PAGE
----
You Decide

Produced by KQED

photomontage: soldiers against a background of $100 billsImage CreditDoes the United States spend too much money on defense?

By Keith Laidlaw

Think you know where you stand?

Defense spending is the biggest single expense in the federal budget, costing more than $600 billion annually, or the equivalent of around $5,500 for every U.S. household. In 2008, we will spend as much on defense as the rest of the world combined: just one country’s expenditures equal to that of all the other 191 members of the United Nations put together. Projections indicate that the amounts will continue to increase. Can we justify such a massive expenditure?

But shortages of basic equipment faced by troops on the ground in Iraq and Afghanistan paint a very different picture, one in which the spending needs to be increased, not reduced. Also, we live in a world where vast inequalities of wealth, a growing global population, limited natural resources and widening ideological differences all point to a future of increasing conflict and a need to strengthen our nation’s defenses — and that takes money.

Yet the situation isn’t static. U.S. defense spending has jumped by around 11 percent in the past year alone, but much of the increase is to the result of the ongoing conflicts in Iraq and Afghanistan, and these won’t go on indefinitely. When the conflicts end, will the defense budget be reduced? Or do these conflicts and many of the failures we have suffered during the course of them point toward a future in which military spending will continue to swell?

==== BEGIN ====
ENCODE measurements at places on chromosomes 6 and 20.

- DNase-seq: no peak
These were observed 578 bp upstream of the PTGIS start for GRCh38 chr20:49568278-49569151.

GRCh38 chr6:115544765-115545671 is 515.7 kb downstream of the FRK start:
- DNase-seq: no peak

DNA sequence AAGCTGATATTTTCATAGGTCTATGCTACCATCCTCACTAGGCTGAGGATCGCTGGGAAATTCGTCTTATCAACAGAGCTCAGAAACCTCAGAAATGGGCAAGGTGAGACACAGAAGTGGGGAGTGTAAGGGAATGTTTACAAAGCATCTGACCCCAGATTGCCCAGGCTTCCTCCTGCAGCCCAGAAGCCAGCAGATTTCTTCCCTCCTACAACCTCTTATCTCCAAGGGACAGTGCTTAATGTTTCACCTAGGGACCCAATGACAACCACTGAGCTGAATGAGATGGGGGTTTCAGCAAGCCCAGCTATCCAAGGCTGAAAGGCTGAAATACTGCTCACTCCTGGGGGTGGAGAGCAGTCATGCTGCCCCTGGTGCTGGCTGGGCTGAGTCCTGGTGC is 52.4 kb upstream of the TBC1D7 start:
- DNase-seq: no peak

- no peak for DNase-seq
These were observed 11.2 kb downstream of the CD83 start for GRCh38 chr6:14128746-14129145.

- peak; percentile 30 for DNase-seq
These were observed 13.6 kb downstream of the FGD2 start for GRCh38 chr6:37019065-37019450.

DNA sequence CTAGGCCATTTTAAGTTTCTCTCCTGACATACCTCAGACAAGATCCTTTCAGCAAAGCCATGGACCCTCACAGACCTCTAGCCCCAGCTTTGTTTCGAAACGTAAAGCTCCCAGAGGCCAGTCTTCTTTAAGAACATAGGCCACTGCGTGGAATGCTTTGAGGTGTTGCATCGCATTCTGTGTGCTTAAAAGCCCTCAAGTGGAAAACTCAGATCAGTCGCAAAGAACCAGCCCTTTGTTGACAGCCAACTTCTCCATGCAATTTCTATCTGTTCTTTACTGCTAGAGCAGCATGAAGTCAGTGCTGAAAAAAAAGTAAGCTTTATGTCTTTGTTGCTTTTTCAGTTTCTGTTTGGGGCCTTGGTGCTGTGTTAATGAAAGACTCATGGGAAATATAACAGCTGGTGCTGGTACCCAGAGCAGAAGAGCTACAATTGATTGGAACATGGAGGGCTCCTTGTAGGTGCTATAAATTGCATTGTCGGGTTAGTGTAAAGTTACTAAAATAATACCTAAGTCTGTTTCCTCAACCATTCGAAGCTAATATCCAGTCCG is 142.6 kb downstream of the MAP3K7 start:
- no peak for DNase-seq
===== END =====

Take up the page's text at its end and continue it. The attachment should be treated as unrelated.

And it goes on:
During this activity, we will ask you three times: Does the United States spend too much money on defense? Based on your responses, we will argue the opposite point of view.

Does the United States spend too much money on defense?

Nothing about the issues facing the candidates and American voters in 2008 is black and white. With these You Decide activities, you can explore both sides of an issue, put your own critical thinking to work, and discuss the pros and cons with others. In the end, perhaps you will ask different — and better — questions than those presented here.


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